But where others saw a funny little quirk of the election and switched from thinking too hard about it to keeping a running tally of which musicians had told the Donald to go screw, Dave Eggers and Jordan Kurland saw a golden opportunity to use that good, old-fashioned loathing for a grander goal. That’s why they started 30 Days, 30 Songs — an effort bringing together a wide range of musicians to produce protest songs against Donald Trump and release one every day in the last month before the election.
Only ten days into the campaign, we’ve already seen songs from Death Cab For Cutie, Jim James, Franz Ferdinand and Aimee Mann. And that’s not front-loading, as there are songs still to come this week from R.E.M. and Filthy Friends (a supergroup of Sleater-Kinney, Wilco and R.E.M. members). With so much guaranteed great music on the way, we took the time to chat with Kurland about why he felt the need to rally the music world against Cheeto Voldemort and how the project came together.
Let’s start at the beginning. How did the idea for 30 Songs come about?
Dave Eggers and I worked on projects in previous presidential elections, in 2004 and 2012. We were talking this year about doing something to really just create some sense of urgency around younger voters. And the idea for 30 songs came because Dave’s a writer.
He was at a Trump rally in Sacramento covering it for The Guardian, a UK paper. And he was really taken aback by the music that was being played. It was all Elton John, The Who, and Bruce Springsteen. Clearly not people who would want Trump using their music. So Dave came up with this idea for “songs that would be appropriate for a Trump rally.” A bunch of songs that talk about his policies or lack thereof and fit in with his campaign.
How did you select the artists for this? I know you have personal connections with Death Cab For Cutie and Thao [Note: Kurland manages both acts through his company Zeitgeist Artist Management] but how about the others?
Well, I started by talking to my management clients and Dave called up Jim James, but after that we went really wide with asks. We wanted to create as diverse a group of artists for it as possible. A lot of the people we asked were immediately receptive to the idea. Some people couldn’t because they didn’t have time to write and record a song. Others had time to write but not to record in-studio so they sent live versions.
What were those asks like? Did you approach people with rules on their songs? Was there a set list of topics to choose from?
We tried to keep it pretty loose and pretty wide on what would work for this. We didn’t come to anyone and say “Okay, we need someone to write about Trump’s wall.” Really we just wanted people to write something inspired by Trump and all the things he’s said and done.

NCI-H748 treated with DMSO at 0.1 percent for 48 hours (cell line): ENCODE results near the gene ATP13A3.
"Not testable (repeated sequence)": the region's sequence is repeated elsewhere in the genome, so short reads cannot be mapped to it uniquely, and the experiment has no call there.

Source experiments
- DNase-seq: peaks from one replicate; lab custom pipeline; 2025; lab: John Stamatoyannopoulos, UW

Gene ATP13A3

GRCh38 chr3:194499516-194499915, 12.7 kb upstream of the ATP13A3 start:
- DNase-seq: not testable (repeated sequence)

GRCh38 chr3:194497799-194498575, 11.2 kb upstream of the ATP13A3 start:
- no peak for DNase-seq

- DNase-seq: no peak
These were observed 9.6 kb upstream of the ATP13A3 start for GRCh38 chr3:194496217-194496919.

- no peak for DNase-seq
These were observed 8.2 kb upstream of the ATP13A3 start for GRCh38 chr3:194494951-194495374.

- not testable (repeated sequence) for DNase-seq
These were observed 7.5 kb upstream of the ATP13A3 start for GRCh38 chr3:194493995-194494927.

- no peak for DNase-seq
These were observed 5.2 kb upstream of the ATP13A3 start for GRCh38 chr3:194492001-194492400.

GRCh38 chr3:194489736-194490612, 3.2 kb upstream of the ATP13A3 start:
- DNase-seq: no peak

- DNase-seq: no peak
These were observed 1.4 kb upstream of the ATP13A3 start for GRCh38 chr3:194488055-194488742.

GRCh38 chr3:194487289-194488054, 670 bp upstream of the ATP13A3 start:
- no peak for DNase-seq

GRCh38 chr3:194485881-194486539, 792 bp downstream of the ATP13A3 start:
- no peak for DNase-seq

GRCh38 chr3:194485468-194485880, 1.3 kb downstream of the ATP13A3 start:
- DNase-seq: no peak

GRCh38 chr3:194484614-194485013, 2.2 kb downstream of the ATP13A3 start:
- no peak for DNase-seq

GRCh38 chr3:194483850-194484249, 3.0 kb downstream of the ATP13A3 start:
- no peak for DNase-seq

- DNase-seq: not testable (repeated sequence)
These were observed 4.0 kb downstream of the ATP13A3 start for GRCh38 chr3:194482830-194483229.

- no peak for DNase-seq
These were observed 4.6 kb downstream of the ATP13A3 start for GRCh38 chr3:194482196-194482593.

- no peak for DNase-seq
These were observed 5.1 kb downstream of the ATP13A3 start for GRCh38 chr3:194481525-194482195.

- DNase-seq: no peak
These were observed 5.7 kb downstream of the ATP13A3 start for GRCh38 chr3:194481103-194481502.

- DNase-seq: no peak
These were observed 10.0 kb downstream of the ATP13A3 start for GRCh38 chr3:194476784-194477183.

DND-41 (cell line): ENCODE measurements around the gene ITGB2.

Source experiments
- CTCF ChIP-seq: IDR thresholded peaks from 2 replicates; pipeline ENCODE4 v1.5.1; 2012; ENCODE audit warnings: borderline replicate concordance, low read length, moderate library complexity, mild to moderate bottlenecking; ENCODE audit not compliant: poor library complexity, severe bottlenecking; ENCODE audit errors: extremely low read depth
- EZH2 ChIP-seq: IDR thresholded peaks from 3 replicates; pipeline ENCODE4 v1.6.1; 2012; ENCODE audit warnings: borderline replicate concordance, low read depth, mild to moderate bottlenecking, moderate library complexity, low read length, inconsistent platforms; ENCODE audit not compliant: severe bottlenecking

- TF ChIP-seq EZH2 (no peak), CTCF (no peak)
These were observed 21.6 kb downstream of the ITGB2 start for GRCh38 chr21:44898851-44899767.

Do you think musicians and artists hold a particular animosity toward Trump?
Musicians tend to be more Democratic. They tend to be more liberal, that’s a generalization but it seems to be true. Trump has really struck a chord with artists because of his character or lack thereof. His policies and behavior are so xenophobic, racist and misogynistic. Electing him would so clearly be a step backwards that it’s inspired people to denounce him in new and sometimes extreme ways.
Is there something about Trump that makes him a good character to build a song around?
Apparently, that seems to be the case. I mean, you can’t dream him up. He’s a demagogue who’s all about getting press. He’s okay with being completely vilified as long as his name is in the headlines. And it’s been cool to see how different people approach making a Trump protest song. Death Cab took a line, a specific thing that he actually said and made a song around it. But Aimee Mann’s song was more about being inside Trump’s head.
Do you think it’s easier to make an anti-Donald Trump song than it is to write a pro-Hillary Clinton song?
I think so. [Hillary’s] not the most dynamic candidate. She’s and incredible woman who has done incredible things, but she doesn’t inspire people the way that Barack Obama did. And in my opinion, it’s easier to write a song about something you’re dissatisfied with. It’s very hard to write a song about something you feel okay about with out it coming off as schlocky.
Do you have a favorite of the 30 songs?
Honestly, no. They’ve all been great in different ways. Maybe once this is over and I have a chance to sit back and listen to them all again, I’ll feel differently.
How did you select the Center for Popular Democracy to receive all the proceeds from 30 Songs?
Well, we were looking at other groups that were more related this particular election. But we realized, with the timing of it, we would be paying out after the election was over. So, we wanted to give the money to a group that will continue working and have an impact far beyond this election. And the Center for Popular Democracy will still be fighting for the cause of universal voter registration long after the presidential election.
30 Days, 30 Songs is running from now to election day. Find out more at their website and stream a playlist of all the available songs below. For more about universal voter registration, check out the Center for Popular Democracy’s website.
A Spotify playlist containing all the songs will be updated daily until the election: